May 30, 2012
The following was provided by the CSU Chancellor’s Office.
A wide array of cost-reduction and revenue-enhancement strategies to mitigate the CSU’s budget reductions were discussed last week by the Systemwide Budget Advisory Committee and members of the CSU community in a meeting that was webcast to the campuses.
The CSU is facing an additional $250 million cut to its budget in November if voters reject Gov. Jerry Brown’s tax measure. The $250 million compounds an ongoing structural deficit from prior state budget cuts and if enacted, would reduce the CSU’s state funding to $1.8 billion—the lowest amount in 17 years—but the CSU is serving 90,000 more students.
Everything is on the table for consideration—even furloughs—given the magnitude of the situation, said CSU Executive Vice Chancellor and Chief Financial Officer Benjamin F. Quillian. He pointed out that when the CSU implemented furloughs in 2009-10, it reduced expenditures, but required considerable time to implement and slowed productivity.
Other cost-reduction strategies discussed included: consolidation of services to optimize costs—an option that is already being considered for accounts receivable, procurement and other areas; discontinuing certain academic programs; larger class sizes; and reducing the number of faculty sabbaticals.
In addition, roughly 85 percent of the CSU’s budget is devoted to personnel costs. Changing the employer/employee share of health care premiums and reductions in pay would yield significant savings. However, these options would require negotiations with labor unions and additional considerations, such as the fact that most CSU employees have not received a raise in several years.
Not all options discussed are feasible, such as closing a CSU campus or charging a higher tuition for certain campuses and/or programs, which involve legislative consideration and lengthy implementation times. Others, such as specialization of campuses, challenge the CSU’s mission of accessibility.
Revenue enhancement strategies included charging more for students taking more than 16 units, adding fees for “super seniors” and multiple class repeats, and increasing master’s level tuition fees and nonresident tuition fees. However, these strategies would not produce significant revenue. Additional possibilities raised were an “ability to pay” tuition structure, corporate partnerships that provide tuition funding for future company employees, and consolidating campus colleges and departments.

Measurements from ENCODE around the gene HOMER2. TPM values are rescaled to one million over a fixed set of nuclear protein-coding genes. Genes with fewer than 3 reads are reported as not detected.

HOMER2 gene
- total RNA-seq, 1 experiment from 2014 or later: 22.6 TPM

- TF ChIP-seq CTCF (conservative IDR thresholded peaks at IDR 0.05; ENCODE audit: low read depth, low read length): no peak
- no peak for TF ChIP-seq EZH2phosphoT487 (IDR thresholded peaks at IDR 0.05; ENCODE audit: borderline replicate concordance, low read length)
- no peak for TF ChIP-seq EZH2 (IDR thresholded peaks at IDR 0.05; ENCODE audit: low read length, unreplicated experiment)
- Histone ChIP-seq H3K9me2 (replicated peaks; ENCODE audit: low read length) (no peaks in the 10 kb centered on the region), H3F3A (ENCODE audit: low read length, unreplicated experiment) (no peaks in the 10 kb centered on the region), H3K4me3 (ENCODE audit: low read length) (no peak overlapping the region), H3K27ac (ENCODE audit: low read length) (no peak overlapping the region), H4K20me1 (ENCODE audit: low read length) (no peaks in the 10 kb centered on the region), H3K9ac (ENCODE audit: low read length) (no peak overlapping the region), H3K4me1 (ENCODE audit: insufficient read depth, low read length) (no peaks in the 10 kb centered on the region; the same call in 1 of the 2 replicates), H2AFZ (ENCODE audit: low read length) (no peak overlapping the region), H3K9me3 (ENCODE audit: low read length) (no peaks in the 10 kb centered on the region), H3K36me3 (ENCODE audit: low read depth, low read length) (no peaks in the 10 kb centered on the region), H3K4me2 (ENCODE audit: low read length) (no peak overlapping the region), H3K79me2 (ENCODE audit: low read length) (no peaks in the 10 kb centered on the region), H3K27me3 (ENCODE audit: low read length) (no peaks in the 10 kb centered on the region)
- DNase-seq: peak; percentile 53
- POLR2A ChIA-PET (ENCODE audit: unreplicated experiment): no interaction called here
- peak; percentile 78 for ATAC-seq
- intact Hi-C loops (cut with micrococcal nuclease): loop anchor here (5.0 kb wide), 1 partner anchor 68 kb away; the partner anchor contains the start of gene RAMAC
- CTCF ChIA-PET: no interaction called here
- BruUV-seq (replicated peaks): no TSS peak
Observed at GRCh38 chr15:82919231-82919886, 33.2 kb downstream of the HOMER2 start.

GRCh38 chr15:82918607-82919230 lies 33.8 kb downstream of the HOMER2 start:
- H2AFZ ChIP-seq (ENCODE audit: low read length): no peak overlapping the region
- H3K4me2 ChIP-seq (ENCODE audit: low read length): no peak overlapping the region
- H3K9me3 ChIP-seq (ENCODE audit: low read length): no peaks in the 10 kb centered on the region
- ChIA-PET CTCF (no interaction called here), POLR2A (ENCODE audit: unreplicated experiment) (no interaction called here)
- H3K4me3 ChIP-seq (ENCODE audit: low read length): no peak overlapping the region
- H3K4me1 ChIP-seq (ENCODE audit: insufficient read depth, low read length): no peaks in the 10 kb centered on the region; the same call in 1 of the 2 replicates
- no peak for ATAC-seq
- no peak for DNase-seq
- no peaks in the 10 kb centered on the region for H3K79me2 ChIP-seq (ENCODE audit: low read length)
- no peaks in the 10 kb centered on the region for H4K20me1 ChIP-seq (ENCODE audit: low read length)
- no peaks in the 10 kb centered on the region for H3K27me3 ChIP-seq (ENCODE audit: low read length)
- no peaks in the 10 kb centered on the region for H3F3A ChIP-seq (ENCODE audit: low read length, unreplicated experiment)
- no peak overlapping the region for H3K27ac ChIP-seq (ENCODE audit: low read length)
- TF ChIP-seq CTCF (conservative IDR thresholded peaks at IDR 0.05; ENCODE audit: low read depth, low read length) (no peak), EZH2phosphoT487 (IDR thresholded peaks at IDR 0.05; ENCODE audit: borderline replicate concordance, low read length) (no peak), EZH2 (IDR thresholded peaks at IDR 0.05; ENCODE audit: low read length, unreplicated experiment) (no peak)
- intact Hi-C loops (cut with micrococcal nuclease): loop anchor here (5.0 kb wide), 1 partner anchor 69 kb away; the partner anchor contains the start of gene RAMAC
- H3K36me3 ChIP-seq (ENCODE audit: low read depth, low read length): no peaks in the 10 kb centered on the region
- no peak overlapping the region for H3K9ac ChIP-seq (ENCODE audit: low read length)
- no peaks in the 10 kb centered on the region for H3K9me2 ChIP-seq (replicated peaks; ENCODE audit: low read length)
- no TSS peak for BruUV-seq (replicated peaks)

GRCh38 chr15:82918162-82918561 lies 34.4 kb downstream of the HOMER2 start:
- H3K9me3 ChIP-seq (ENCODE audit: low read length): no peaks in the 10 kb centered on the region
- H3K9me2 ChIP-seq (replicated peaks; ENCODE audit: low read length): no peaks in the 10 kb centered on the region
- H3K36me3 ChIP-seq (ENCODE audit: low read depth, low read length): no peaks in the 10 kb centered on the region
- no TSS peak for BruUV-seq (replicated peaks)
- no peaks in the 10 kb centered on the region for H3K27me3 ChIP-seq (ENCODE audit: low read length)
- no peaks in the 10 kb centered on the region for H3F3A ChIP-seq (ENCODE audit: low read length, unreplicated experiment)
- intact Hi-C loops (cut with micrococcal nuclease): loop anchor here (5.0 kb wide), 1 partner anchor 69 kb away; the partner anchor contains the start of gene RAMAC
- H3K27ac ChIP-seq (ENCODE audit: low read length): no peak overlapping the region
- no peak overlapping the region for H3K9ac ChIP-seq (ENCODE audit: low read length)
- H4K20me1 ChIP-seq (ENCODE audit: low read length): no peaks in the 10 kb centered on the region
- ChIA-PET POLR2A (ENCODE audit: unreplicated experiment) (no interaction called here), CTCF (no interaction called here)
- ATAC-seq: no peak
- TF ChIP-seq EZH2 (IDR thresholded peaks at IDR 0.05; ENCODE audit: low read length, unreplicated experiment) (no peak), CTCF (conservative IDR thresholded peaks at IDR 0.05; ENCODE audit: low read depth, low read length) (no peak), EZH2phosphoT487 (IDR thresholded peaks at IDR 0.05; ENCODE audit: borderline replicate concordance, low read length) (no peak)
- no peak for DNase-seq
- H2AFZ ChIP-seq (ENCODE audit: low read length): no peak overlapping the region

A second forum for members of the CSU community is being planned for June. More information.
The California State University Board of Trustees has named Thomas A. Cropper, Rear Admiral, U.S. Navy, as president of California Maritime Academy. Cropper will succeed retiring President William B. Eisenhardt, who has been president since 2001.
For the past two years, Cropper has directed education and at-sea training for ships and aviation squadrons deploying to the western Pacific and the Middle East. From 2008 to 2010, Cropper led and managed 24,000 people in combat operations as the deputy commander of the U.S. Fifth Fleet in Bahrain. He also served on the Joint Chiefs of Staff Strategy Working Group at the Pentagon where he headed a select senior officer team working with representatives of each U.S. armed forces chief, the Joint Staff, the State Department and agencies within the cabinet.
From 2005 to 2007, Cropper served as chief of staff for the U.S. Third Fleet, where he led a staff of 300 and coordinated the simultaneous training and education of eight naval battle groups. Prior to that assignment he commanded Carrier Air Wing Eleven aboard the USS Nimitz. Cropper has served in a variety of roles throughout his Navy career including director of plans, programs and tactics at the Naval Strike and Air Warfare Center, Federal Executive Fellow at the Brookings Institution, military assistant in the Office of Secretary of Defense William Cohen and commanding officer of Strike Fighter Squadron Eighty Three.
Cropper earned a bachelor’s degree in Engineering Operations from Iowa State, and three master’s degrees in Aviation Systems (University of Tennessee), National Security and Strategic Studies (U.S. Naval War College) and World Politics (Catholic University). He is expected to begin July 1 following retirement from active duty.
Dr. Eduardo M. Ochoa, U.S. assistant secretary for postsecondary education, has been named as interim president of California State University, Monterey Bay. Ochoa will succeed Dianne Harrison, who will become president of CSU Northridge on June 11.
Ochoa is returning to the CSU after serving since 2010 in the Obama Administration as the secretary’s chief advisor on higher education issues, administering more than 60 programs, and overseeing financial aid policy and accreditation. Prior to joining the administration, Ochoa served for seven years as the provost and vice president for academic affairs at Sonoma State University.
A native of Buenos Aires, Ochoa attended bilingual schools in the Argentinian capital until his sophomore year in high school before immigrating with his family to Portland, Oregon. Ochoa earned his bachelor’s degree in physics from Reed College, a master’s degree in nuclear science and engineering from Columbia University, and a PhD in economics from the New School for Social Research.
Ochoa taught at Fresno State as well as at California State University, Los Angeles, where he was a full professor and chair of the economics and statistics department. He also led the university’s Bureau of Business and Economic Research, and served as acting dean of its School of Business and Economics. Ochoa also served as dean of Cal Poly Pomona’s College of Business Administration for six years.
He will begin his new position July 16.